Sometimes I close my eyes and day dream that I’m sitting with my future partner on a yacht as we count our massive piles of cash and smoke cigars while we laugh about how broke we once were. Then again I’m also super fit, healthy, and buff in this alternative future so let’s say I’m chewing a stick of celery […]
Sometimes I close my eyes and day dream that I’m sitting with my future partner on a yacht as we count our massive piles of cash and smoke cigars while we laugh about how broke we once were. Then again I’m also super fit, healthy, and buff in this alternative future so let’s say I’m chewing a stick of celery instead of smoking a cigar.
There’s many things I’d look back on from my youth that would be shocking to my wealthy future self in this dream world, I’m sure, and one of those things undoubtedly would be that one time I deliberately bought a grocery cart full of expired food to save money. Which brings me to Dirty Don’s Bargain Center.
Located in Raytown, Missouri, Dirty Don’s is a store that locals will either swear by as a thrifty godsend or avoid like the plague for various reasons. The business is a wholesale discount warehouse that sells overstocked and expired items at, shall we say, dirt cheap prices.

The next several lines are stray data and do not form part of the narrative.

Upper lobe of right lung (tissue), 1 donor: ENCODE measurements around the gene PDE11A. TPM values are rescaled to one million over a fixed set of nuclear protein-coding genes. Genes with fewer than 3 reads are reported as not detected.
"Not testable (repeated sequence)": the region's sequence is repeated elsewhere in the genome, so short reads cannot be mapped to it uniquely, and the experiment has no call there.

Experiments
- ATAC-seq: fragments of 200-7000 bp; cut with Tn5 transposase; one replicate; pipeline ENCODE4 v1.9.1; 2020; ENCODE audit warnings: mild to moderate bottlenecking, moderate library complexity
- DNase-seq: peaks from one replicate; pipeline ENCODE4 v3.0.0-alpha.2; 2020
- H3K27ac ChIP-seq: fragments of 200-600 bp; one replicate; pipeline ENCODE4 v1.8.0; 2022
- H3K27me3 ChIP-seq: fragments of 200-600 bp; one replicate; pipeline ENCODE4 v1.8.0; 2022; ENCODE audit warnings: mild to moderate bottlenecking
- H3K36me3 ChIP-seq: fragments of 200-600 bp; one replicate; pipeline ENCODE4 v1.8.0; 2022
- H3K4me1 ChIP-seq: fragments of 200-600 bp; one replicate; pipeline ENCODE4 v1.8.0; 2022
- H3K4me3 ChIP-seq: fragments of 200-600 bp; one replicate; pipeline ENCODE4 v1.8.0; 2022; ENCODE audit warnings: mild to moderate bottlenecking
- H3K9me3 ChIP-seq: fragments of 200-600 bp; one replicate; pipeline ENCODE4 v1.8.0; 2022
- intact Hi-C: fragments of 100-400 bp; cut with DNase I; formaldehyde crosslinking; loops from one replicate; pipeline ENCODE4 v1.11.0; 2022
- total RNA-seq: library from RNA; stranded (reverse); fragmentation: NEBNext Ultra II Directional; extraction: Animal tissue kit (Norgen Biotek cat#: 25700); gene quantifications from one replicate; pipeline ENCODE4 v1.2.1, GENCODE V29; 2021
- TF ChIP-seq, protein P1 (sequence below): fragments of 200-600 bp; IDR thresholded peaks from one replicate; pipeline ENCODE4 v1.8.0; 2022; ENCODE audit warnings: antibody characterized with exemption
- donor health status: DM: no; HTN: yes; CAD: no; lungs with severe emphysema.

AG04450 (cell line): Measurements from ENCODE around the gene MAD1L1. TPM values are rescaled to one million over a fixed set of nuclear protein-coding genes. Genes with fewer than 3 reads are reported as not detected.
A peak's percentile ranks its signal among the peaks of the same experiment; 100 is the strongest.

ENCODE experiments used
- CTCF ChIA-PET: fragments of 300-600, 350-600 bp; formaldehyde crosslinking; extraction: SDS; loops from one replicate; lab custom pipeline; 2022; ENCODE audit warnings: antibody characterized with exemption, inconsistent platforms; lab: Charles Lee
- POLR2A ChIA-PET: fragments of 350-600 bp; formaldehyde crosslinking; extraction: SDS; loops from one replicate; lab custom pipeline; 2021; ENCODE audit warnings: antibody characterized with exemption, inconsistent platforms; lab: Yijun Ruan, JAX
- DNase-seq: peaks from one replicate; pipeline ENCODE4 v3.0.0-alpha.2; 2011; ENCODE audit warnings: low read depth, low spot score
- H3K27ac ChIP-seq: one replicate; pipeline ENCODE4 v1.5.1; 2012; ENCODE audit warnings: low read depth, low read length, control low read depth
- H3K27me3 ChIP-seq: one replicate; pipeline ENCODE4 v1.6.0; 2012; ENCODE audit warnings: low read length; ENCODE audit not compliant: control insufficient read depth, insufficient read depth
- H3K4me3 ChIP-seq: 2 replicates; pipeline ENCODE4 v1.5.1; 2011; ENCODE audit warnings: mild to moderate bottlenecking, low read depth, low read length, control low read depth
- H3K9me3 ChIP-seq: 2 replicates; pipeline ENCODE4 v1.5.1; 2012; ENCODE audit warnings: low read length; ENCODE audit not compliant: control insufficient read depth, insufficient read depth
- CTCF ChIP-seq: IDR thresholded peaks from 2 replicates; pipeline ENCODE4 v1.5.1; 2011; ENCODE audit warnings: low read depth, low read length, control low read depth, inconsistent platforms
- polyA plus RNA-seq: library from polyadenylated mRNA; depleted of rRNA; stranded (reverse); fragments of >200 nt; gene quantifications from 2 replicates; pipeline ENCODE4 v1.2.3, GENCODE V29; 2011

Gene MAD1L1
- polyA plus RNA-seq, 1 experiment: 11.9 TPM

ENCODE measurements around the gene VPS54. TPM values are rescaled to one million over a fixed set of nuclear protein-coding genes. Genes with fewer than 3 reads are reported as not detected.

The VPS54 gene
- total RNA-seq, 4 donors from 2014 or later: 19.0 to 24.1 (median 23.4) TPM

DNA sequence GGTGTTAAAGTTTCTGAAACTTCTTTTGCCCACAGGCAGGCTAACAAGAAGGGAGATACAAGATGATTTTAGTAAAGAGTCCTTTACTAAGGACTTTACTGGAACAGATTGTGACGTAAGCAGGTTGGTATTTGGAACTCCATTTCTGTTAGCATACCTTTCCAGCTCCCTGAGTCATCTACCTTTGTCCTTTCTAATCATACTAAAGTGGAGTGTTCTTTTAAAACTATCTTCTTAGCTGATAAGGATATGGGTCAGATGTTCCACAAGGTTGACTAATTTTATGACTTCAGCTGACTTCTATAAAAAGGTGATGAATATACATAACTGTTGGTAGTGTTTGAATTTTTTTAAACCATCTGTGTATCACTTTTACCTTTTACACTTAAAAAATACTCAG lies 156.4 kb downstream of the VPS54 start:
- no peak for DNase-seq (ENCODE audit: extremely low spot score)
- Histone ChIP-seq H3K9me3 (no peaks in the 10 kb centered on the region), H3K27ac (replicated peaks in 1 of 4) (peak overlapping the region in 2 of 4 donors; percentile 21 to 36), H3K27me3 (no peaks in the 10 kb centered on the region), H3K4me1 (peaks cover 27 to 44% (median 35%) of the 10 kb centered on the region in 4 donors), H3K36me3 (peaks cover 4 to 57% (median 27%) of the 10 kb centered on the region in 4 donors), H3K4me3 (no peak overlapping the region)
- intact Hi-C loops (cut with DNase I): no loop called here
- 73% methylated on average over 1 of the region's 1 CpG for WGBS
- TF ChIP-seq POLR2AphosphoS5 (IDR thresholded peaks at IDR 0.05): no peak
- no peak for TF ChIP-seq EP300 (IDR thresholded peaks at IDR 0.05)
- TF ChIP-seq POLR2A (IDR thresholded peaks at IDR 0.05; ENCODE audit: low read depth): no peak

Walking into the warehouse a few years ago, I didn’t quite know what to expect. What I discovered was a dimly lit, lightly temperature -controlled facility with an odd mismatch of items littered about various shelves and pallets. The people were friendly enough but the vibe was not unlike a Sam’s Club several months into a zombie apocalypse.
The prices were definitely low, and there were many items that were less than $1 like name-brand cereals and soups. I was in an earthy vegan phase and decided I would seize this an opportunity to pick up organic food brands that were normally quite pricey. For my personal protection I decided to give myself a “two-months expired” limit.
It’s worth noting that not everything was expired, some items were merely overstocked and the product selection included a room with non-food items like furniture and bedsheets. On the flip side, there were refrigerated containers with expired turkeys covered only by a re-purposed baking sheet instead of a door. This made for a convenient time to use my “no thanks I’m a vegan” excuse.
Once I got home with sacks full of groceries I had paid less than $20 for, I decided to bust out my extra-fancy organic toaster pastries that I had been dying to try. I bit into what I thought was a brown sugar toaster pastry, being that the icing was brown. I chewed it in my mouth, and it crumbled into a sandy mess. In fact, it also tasted slightly like sand.
That was when I remembered that I had purchased blueberry pastries, and that the icing was supposed to be white. I spit the rest out and threw the other pastries away, realizing that maybe those non-organic artificial ingredients I was so concerned about might be helpful multiple months after the expiration date.
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